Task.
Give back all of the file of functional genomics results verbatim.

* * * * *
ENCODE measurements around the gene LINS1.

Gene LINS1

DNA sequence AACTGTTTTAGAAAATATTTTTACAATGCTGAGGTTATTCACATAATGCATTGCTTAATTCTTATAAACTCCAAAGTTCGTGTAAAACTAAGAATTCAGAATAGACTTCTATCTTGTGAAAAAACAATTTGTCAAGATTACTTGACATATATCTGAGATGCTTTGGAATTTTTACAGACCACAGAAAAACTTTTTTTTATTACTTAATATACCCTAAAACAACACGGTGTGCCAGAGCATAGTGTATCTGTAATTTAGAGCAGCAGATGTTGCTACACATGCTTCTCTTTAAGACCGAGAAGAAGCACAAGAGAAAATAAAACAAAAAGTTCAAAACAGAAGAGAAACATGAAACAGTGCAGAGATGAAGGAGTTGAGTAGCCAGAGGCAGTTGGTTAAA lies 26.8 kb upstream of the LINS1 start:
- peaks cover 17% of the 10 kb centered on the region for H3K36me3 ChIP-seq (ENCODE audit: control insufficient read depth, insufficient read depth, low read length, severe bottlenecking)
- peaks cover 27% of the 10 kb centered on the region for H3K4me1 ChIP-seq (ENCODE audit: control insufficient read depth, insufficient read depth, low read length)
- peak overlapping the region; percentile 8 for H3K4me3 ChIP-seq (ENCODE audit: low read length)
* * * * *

ENCODE measurements around the gene LINS1.

Gene LINS1

DNA sequence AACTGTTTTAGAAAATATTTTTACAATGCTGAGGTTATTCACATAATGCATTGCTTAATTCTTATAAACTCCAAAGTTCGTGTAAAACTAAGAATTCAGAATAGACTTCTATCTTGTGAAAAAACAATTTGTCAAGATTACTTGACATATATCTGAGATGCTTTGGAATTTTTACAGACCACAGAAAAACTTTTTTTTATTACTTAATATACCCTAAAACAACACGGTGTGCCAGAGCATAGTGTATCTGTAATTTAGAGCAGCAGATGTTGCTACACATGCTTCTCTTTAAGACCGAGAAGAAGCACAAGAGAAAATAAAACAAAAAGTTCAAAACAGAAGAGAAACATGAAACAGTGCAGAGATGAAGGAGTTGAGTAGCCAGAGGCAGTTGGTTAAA lies 26.8 kb upstream of the LINS1 start:
- peaks cover 17% of the 10 kb centered on the region for H3K36me3 ChIP-seq (ENCODE audit: control insufficient read depth, insufficient read depth, low read length, severe bottlenecking)
- peaks cover 27% of the 10 kb centered on the region for H3K4me1 ChIP-seq (ENCODE audit: control insufficient read depth, insufficient read depth, low read length)
- peak overlapping the region; percentile 8 for H3K4me3 ChIP-seq (ENCODE audit: low read length)